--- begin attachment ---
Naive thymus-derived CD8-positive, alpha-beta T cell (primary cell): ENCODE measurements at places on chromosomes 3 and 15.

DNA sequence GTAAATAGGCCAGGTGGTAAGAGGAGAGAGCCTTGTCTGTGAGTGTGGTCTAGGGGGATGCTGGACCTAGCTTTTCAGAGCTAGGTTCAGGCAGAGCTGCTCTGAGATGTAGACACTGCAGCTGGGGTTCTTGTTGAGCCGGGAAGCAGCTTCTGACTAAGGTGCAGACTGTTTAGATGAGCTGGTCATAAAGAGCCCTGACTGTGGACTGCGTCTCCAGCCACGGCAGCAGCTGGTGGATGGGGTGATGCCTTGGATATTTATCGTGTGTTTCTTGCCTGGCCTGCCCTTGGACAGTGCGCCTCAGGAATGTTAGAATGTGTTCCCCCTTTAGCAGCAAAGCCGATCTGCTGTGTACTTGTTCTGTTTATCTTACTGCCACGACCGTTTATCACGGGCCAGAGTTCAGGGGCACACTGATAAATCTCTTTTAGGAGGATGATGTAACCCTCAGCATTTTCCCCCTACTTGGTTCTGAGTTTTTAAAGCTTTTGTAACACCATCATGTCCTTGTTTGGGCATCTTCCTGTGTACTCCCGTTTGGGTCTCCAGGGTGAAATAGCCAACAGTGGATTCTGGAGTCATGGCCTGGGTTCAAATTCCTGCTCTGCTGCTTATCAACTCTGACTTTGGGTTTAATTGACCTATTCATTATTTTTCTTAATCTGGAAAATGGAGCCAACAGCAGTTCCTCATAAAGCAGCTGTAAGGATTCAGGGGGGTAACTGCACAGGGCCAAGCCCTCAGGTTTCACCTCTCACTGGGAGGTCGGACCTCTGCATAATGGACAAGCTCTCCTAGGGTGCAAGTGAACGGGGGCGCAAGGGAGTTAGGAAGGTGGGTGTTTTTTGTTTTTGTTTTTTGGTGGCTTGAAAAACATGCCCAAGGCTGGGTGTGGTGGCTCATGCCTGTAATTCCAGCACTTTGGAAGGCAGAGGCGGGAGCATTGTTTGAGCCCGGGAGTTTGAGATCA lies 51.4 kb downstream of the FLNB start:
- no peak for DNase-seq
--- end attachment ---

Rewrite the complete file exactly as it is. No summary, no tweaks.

Naive thymus-derived CD8-positive, alpha-beta T cell (primary cell): ENCODE measurements at places on chromosomes 3 and 15.

DNA sequence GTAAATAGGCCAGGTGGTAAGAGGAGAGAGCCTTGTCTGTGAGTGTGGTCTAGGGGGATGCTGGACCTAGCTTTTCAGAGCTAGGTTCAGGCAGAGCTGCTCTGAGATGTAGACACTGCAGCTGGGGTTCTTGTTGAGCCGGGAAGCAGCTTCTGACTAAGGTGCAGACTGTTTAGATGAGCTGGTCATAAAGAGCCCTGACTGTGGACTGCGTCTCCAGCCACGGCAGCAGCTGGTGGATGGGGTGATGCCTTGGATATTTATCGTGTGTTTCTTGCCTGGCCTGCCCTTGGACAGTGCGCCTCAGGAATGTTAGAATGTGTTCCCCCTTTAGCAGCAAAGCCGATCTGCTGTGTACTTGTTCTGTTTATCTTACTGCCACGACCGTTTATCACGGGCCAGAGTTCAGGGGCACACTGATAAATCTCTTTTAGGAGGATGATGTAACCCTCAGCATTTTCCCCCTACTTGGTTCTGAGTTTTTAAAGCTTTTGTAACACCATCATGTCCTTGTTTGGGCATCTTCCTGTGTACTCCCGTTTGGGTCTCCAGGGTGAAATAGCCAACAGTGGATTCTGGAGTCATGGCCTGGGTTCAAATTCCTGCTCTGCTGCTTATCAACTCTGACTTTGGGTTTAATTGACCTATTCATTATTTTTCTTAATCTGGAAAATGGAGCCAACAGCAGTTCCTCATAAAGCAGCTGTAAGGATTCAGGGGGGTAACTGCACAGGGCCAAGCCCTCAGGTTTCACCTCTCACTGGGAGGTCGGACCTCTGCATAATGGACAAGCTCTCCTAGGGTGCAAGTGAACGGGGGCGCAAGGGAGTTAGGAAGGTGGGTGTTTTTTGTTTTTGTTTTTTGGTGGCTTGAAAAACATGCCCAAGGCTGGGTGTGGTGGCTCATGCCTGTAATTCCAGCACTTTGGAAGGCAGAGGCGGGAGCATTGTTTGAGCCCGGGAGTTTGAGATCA lies 51.4 kb downstream of the FLNB start:
- no peak for DNase-seq